Street Fighter: The Movie: The Game
Running time: 1 hour, 19 minutes
Format: MP3 (128 kbps)
Number of tracks: 49
Filesize: 148.1 MB
How about this for an unpopular opinion? I think the Street Fighter: The Movie games are actually not that bad and are worth looking into. Don't get me wrong, the movie was a ridiculous garbage fire, but this title (as silly as it was to be a game based on a movie based on a game) stands up against other fighting games of the time, especially ones with digitized characters!
One odd thing to note is that the arcade version was developed by Incredible Technologies, best (and almost only) known for their "Golden Tee" golf series, but the console version was developed by Capcom. This makes the two games feel, play, and sound different, though they were both created using the same digitized actor sprites. The arcade version plays something like a robust, sped-up Mortal Kombat II with built-in Street Fighter commands, and the console counterpart is actually built on top of the Super Street Fighter II Turbo engine, creating a more recognizable feel - it even debuted "EX" special moves. Yes, it happened here first!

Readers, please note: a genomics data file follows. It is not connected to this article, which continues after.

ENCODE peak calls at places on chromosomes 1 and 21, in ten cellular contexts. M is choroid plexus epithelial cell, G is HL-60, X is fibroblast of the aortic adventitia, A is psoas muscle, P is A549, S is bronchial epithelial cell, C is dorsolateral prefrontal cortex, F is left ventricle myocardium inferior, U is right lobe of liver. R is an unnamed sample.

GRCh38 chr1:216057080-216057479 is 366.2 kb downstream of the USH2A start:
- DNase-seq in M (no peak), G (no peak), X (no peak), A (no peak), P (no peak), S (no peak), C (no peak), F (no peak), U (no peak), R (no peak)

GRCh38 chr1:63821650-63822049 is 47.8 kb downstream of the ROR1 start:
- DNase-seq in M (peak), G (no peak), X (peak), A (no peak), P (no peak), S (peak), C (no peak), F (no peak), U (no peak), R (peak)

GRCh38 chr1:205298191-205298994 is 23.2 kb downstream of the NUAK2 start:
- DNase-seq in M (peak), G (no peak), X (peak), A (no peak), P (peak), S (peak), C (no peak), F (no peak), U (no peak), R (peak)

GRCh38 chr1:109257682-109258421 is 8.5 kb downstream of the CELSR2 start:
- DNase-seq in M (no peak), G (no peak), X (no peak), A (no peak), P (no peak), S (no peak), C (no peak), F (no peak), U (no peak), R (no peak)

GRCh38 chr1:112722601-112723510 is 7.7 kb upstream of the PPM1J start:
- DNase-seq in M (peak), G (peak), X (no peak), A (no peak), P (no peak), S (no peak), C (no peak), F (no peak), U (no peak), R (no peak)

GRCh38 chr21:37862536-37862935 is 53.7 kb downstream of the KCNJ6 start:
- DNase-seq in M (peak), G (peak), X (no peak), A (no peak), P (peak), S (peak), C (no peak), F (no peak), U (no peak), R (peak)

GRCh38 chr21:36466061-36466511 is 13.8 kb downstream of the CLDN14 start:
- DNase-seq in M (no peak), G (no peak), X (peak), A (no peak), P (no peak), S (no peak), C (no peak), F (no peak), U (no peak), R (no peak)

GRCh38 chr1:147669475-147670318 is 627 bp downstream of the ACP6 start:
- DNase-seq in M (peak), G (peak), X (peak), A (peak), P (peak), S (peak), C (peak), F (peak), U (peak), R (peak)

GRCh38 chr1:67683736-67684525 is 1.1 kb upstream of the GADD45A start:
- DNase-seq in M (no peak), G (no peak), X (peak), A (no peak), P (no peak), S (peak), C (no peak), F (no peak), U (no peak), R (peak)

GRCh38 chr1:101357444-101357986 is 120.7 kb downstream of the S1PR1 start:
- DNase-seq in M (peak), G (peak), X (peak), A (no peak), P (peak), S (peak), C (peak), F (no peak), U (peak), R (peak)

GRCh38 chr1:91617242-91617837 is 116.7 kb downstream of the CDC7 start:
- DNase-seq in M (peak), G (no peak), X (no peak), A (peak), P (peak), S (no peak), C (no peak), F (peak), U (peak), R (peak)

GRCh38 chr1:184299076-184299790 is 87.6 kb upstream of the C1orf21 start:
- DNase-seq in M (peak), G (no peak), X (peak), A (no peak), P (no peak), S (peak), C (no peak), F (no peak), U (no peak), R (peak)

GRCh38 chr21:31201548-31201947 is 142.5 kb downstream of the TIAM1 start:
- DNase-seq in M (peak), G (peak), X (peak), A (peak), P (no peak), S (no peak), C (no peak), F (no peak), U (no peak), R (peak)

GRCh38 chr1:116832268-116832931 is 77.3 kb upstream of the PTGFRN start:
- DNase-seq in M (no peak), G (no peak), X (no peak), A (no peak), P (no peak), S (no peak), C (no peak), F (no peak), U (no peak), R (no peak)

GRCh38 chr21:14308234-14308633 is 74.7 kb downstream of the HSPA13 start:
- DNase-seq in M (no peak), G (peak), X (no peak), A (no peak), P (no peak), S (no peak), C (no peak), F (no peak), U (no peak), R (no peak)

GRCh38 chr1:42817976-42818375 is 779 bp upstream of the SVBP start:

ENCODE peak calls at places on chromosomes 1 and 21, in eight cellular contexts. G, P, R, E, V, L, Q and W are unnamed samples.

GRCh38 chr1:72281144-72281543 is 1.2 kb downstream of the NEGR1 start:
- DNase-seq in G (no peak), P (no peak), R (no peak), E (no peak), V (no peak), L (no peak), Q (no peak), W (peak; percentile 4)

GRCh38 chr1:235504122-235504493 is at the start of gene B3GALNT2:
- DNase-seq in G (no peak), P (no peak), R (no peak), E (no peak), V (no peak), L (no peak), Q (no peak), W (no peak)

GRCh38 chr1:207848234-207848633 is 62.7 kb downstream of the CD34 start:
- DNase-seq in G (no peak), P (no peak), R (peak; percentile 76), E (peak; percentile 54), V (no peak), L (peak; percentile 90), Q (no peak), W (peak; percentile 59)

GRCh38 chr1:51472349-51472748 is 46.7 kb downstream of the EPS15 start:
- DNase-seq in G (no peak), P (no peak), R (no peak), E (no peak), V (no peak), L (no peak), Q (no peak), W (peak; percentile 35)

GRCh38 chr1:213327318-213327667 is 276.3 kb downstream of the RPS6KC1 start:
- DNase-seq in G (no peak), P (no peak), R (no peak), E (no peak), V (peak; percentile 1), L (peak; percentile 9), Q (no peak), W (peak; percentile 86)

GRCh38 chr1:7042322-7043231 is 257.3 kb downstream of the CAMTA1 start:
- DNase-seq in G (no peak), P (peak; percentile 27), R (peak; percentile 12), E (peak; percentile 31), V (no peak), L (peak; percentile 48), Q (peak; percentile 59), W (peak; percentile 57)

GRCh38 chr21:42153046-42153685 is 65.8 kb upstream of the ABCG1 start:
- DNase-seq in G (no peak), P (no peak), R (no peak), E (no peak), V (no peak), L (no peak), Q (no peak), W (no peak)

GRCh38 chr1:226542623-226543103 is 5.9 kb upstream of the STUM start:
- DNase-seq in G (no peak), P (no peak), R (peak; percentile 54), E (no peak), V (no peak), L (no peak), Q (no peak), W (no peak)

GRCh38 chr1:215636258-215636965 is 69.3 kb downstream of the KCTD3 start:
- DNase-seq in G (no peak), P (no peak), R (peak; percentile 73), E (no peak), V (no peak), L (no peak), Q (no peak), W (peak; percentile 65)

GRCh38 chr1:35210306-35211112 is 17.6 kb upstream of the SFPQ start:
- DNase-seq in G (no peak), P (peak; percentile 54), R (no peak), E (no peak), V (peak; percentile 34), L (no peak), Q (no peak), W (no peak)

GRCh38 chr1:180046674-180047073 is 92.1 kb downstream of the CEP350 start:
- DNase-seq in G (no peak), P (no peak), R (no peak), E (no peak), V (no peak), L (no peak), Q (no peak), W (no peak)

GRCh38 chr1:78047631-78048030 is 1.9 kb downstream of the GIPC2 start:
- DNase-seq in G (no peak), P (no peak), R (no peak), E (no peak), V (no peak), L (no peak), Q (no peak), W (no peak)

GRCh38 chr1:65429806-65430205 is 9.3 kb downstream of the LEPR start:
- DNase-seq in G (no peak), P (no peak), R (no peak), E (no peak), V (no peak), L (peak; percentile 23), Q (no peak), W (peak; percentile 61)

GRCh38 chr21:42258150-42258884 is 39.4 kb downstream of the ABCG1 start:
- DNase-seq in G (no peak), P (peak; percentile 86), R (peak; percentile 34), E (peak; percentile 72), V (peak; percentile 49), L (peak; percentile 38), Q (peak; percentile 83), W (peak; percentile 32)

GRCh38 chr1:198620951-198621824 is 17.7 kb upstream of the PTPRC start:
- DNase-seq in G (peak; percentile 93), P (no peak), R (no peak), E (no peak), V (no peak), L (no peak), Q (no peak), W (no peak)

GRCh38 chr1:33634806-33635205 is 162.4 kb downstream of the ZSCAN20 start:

Both games have some very strange variations to special and super moves, and... look, just check it out. It's a weird and wonderful ride on both systems, though I prefer the arcade version.
Because there were two different developers, there are two very different soundtracks! Hilariously enough, the one put together by Incredible Technologies contains faithful (but crunchy) new versions of well-known Street Fighter themes, but the Capcom version has a completely new soundtrack featuring only an occasional audible nod at the classic songs.
Two special items to bring up here: Blanka doesn't appear in the arcade version as a playable character, but an exclusive fighter called "Blade" uses his theme anyway. Also, on the console version, you're treated to a music video for beating the game's Movie Battle mode: "Something There" by Japanese Rock Ballad duo Chage & Aska. It's included here because it's a part of the whole bizarre experience.